And still, we’re not out of Episode One yet. That a writing, editing and directing team of men in 1970s couldn’t realistically or maturely depict a feminist character isn’t surprising. But watching it from a modern perspective, what is weird is the use of women’s equality as a defining character note; women’s lib is Ruth’s “thing”. It sets her apart, rather than simply being a sensible way of looking at the world for any character, male or female.

It is of its time, sure. But by the end of Episode One we’ve been presented with two different female characters; Jo and Ruth. One is labelled as a feminist and one isn’t (again, feminism as optional, not the norm). And Ruth the feminist comes off as much less fun than Jo. So not only is feminism something only some women adopt, it’s also something of a bore. Of course, what we really need is a few scenes of Ruth and the Doctor together.

DOCTOR: Do stop wiffling, Ruth, there’s a good girl. We’re not out on a pleasure jaunt, you know?

RUTH: Stick it up your stovepipe trousers, Doctor.

HYDE: That’s my girl!

RUTH: Bite me, stringbean! (Pow! RUTH punches HYDE in the face.)

By Episode Five we have travelled to ancient Atlantis and met our third major female character Queen Galleia (the Hammer film star Ingrid Pitt). Galleia is smart, calculating and ambitious. But any chance that we might be about get an interesting, well thought out female character is undermined by her costume, which brazenly shows off her considerable cleavage. The Time Monster is telling us from the beginning that this is a character defined by sexuality. She’s there – at least in part – to be ogled. A clear double standard when you compare her to Atlantis’s young male lead, Hippias (Aidan Murphy), who is about as dowdy and unappealing as one could get. Never has there been a soggier biscuit (though to be fair Ryan Gosling would struggle to be sexy under that wig).

It’s not just Galleia’s eye popping costume which signals her as this serial’s sexpot. Her interactions with the male characters are mostly sexual. Firstly, there’s her attraction to the Master, which emerges in her very first scene. She and the Master seduce each other, both motivated more by power than romance, but still there’s a sexy undertone. Fair dues, she’s married to 500 year King Dalios (George Cormack) so perhaps we can’t blame her for a little window shopping.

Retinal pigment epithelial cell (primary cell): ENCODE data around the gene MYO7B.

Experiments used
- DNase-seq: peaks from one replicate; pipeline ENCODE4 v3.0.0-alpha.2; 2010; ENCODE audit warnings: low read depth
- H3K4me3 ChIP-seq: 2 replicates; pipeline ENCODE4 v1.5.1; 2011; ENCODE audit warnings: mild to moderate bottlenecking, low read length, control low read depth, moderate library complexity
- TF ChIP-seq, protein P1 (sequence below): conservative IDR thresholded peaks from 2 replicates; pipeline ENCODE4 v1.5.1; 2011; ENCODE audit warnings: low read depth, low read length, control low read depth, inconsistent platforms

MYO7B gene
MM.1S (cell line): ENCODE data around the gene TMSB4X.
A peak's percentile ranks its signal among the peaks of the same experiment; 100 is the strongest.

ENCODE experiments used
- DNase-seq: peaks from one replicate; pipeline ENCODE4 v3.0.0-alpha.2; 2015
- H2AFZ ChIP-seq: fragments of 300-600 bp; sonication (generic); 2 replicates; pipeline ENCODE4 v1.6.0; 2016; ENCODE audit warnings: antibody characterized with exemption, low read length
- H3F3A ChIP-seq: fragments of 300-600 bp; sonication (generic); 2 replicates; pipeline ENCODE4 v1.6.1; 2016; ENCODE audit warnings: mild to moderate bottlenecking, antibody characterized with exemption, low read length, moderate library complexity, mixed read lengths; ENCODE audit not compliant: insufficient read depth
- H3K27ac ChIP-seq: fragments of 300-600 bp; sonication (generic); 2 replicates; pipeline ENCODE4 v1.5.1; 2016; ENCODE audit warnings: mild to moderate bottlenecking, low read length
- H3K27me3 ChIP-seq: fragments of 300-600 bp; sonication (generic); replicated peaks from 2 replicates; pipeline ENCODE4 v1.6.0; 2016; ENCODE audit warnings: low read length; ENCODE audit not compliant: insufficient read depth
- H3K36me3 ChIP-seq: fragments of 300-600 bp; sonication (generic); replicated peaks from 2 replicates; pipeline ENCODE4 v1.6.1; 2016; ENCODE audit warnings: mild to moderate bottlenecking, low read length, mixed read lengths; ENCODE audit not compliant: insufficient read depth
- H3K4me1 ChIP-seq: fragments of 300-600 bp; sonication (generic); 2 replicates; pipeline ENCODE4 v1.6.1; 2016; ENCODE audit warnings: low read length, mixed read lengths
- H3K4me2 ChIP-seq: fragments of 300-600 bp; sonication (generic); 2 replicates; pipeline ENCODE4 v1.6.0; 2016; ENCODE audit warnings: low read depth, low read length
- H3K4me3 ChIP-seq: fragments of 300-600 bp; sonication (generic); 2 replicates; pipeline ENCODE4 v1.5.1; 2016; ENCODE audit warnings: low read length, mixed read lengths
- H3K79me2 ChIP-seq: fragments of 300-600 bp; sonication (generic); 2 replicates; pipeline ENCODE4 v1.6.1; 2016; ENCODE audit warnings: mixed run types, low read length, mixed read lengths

Between Episodes Five and Six she’s shacked up with the Master and staged a bloodless coup. But it also turns out that she’s been round the block with Hippias as well. In a fairly stilted exchange, Hippias basically implies that she’s slept her way to the top to serve her ambitions for power. And least she gets to tell him to bugger off. So just to sum up: Dalios, Hippias and the Master – Galleia’s had ’em all.

All this adds up to an uncomfortable image of Galleia. She’s a power hungry social climber and her main weapon is sexuality. Sure, she’s a minor villain in the story, so we can hardly expect her to be a sympathetic character. But has Doctor Who ever drawn a clearer picture of female sexuality as dangerous and corrupting? How this sits with the story’s treatment of Ruth’s feminism – as something to be warily mocked – is just as unpleasant. I wouldn’t like to read too much into something as insubstantial as The Time Monster, but in transferring its attention from Ruth to Galleia, it seems to say, ‘Look at all this women’s equality nonsense! Let it get out of hand, and this is where it will lead!”

So to be blunt, The Time Monster gives us three female stereotypes: the bimbo, the shrill feminist and the slut. Just yuck.

LINK to The Visitation. The Time Monster features a scene with Roundhead soldiers. It’s the third story in a row to reference the seventeenth century.

NEXT TIME… I got rescued by this bowl! We touch down on the Planet of the Daleks.